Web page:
Humans always seek to understand the world around them, consciously and subconsciously. An important element of culture, symbols, including gestures, signs, objects, signals, and words, are used to convey meaning and help people understand their surroundings. They play an important role in how societies are structured and create a shared understanding among their members. Symbols can be functional, such as traffic signs, or they can have symbolic value, like a police officer’s uniform, which represents authority and law enforcement (Sullivan 2019).
Symbols are often taken for granted, and people may not think about them until they are used unconventionally. For example, the sight of a stop sign on the door of a corporation makes a political statement, as does a camouflage military jacket worn in an anti-war protest. Similarly, the destruction of symbols can also be symbolic, such as when effigies of public figures are burned to demonstrate anger at certain leaders (Sullivan 2019).
Language is another important symbol that humans use to communicate and transmit culture. Some languages use a system of symbols for written communication, while others rely only on spoken communication and nonverbal actions. Language is constantly evolving and changing, adapting to new ideas and technology. For example, words like “e-mail” and “Internet” have become common words, while twenty years ago, they were considered nonsense (Sullivan 2019).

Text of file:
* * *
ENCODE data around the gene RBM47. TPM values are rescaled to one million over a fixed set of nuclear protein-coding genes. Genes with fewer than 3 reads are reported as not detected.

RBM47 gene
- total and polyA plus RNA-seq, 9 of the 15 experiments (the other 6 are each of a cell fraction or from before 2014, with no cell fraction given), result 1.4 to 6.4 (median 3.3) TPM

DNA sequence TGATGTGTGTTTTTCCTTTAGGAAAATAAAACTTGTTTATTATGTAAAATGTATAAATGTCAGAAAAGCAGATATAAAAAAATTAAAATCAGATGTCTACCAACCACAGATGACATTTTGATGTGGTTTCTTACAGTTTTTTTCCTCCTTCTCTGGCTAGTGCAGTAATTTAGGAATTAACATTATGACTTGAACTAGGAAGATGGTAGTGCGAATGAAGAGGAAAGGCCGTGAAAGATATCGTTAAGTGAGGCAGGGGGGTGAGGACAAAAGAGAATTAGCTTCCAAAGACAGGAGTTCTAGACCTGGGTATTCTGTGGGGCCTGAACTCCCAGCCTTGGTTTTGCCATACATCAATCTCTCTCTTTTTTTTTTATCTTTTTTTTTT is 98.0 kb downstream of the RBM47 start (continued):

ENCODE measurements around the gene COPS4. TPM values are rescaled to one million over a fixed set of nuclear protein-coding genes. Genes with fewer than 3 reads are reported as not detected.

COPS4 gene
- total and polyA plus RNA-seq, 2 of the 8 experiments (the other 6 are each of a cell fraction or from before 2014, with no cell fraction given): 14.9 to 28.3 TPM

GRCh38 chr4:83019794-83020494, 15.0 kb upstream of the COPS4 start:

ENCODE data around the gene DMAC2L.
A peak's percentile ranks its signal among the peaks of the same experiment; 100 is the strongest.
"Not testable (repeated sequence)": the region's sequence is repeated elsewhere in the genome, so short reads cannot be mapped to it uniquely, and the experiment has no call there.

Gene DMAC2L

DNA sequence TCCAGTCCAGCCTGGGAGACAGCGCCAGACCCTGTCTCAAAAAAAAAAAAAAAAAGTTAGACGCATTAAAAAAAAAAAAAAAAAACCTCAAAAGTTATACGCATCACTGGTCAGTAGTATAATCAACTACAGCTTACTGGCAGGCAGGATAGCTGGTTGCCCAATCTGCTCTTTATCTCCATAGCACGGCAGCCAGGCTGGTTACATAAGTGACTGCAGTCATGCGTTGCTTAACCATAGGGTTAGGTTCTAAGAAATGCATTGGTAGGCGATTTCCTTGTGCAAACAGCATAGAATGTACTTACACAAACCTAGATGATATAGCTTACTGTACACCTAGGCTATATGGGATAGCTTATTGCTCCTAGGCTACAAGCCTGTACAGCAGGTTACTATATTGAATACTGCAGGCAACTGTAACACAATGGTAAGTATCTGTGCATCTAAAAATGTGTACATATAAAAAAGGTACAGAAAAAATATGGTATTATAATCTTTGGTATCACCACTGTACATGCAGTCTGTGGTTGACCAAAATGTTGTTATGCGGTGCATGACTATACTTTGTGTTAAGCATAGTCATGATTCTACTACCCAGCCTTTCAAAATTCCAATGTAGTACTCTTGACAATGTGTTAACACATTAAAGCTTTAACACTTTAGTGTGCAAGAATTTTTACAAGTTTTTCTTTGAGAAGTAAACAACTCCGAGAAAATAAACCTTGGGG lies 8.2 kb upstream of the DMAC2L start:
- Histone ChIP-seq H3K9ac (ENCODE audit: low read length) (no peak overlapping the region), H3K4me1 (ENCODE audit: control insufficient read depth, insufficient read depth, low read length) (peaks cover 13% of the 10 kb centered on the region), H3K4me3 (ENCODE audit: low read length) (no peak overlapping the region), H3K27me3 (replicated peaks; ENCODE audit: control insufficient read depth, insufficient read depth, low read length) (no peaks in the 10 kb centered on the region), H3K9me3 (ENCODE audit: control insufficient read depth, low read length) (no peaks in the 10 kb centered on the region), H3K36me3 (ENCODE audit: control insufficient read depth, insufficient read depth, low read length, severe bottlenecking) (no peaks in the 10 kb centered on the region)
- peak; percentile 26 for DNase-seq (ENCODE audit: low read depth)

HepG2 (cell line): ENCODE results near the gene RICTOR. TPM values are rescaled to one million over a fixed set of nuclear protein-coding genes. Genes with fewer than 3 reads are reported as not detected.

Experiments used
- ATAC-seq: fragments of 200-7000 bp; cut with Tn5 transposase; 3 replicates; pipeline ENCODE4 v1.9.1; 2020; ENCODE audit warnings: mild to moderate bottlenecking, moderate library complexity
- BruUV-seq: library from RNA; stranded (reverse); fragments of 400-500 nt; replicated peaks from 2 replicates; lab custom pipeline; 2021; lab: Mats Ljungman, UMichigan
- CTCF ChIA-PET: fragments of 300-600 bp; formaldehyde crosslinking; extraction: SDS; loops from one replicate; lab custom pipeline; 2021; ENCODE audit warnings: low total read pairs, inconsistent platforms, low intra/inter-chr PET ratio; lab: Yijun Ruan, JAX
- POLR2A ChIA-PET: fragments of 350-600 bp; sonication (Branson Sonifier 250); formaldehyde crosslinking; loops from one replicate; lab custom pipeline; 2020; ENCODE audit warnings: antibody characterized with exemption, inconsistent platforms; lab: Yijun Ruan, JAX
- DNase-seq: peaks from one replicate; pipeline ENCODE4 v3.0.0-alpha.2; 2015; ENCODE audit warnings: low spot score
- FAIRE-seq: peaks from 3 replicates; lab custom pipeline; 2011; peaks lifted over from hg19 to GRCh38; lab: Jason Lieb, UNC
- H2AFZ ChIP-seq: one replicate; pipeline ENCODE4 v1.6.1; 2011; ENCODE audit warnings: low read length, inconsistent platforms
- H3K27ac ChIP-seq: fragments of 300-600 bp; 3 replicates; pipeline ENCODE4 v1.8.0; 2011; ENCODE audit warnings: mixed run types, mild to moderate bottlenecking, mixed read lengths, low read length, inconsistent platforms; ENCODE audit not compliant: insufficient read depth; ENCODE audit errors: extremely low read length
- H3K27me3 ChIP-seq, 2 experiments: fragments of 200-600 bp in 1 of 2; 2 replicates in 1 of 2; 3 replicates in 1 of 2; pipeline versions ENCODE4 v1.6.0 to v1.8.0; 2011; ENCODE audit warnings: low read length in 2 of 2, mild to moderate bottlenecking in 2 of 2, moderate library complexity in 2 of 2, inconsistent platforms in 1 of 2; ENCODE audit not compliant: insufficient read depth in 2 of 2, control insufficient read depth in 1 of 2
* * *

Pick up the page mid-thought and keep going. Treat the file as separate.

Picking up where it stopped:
The Sapir-Whorf hypothesis, proposed by linguists Edward Sapir and Benjamin Whorf in the 1920s, suggests that language shapes thought and that any interpretation of reality is based on a society’s language. They argued that every language has words or expressions specific to that language and that people experience their world through their language, understanding their world through the culture embedded in their language (Swoyer 2003). For example, in the United States, the number thirteen is associated with bad luck, while in Japan, the number four is considered unlucky, as it sounds like the Japanese word for “death.”